obverse[äb vʉrs′, əb-; also, and for n. always, äb′vʉrs′]
- turned toward the observer
- narrower at the base than at the top: an obverse leaf
- forming a counterpart
Origin of obverseClassical Latin obversus, past participle of obvertere, to turn toward ; from ob- (see ob-) + vertere, to turn: see verse
- the side, as of a coin or medal, bearing the main design and the date
- the front or main surface of anything
- a counterpart
- Logic the negative counterpart of an affirmative proposition, or the affirmative counterpart of a negative: “no one is infallible” is the obverse of “everyone is fallible”
- Facing or turned toward the observer: the obverse side of a statue.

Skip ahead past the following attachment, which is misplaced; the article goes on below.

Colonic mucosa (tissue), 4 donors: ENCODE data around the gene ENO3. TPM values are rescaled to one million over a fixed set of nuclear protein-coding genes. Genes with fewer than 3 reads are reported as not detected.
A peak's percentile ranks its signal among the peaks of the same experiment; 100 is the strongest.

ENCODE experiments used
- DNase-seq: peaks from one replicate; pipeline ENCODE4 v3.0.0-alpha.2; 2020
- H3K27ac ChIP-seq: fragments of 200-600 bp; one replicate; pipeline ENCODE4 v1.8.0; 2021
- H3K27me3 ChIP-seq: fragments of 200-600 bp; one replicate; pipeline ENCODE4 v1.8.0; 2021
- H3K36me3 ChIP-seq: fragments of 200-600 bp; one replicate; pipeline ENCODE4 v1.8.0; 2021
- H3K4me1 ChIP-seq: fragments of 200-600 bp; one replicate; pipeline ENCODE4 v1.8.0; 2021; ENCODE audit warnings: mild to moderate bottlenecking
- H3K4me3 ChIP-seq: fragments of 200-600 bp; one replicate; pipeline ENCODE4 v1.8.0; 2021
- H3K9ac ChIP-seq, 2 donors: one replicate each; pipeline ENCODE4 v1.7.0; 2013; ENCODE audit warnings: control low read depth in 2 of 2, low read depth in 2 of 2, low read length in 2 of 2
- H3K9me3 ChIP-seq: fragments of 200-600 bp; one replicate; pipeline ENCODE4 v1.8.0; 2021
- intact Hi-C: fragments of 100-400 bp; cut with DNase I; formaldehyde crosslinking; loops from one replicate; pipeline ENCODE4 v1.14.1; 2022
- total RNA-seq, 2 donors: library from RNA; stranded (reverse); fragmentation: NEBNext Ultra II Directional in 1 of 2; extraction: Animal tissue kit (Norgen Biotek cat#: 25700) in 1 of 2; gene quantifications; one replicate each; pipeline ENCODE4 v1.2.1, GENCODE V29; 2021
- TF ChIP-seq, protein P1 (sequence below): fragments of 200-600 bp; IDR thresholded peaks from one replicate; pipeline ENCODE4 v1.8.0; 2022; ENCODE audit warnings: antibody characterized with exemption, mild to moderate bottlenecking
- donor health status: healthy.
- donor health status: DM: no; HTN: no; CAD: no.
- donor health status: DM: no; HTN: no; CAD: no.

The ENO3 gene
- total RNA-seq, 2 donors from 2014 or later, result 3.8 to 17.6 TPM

- Serving as a counterpart or complement.
- The side of a coin, medal, or badge that bears the principal stamp or design.
- The more conspicuous of two possible alternatives, cases, or sides: the obverse of this issue.
- Logic The counterpart of a proposition obtained by exchanging the affirmative for the negative quality of the whole proposition and then negating the predicate: The obverse of “Every act is predictable” is “No act is unpredictable.”
Origin of obverseLatin obversus, past participle of obvertere, to turn toward; see obvert.
obverse (top) and reverse (bottom) of a Polish zloty coin
- Turned or facing toward the observer.
- The obverse side of the gravestone has the inscription.
- Corresponding; complementary.
- When you speak clearly, people understand you. If you don't mumble, the obverse effect is observed.
- (botany) Having the base, or end next to the attachment, narrower than the top.
- an obverse leaf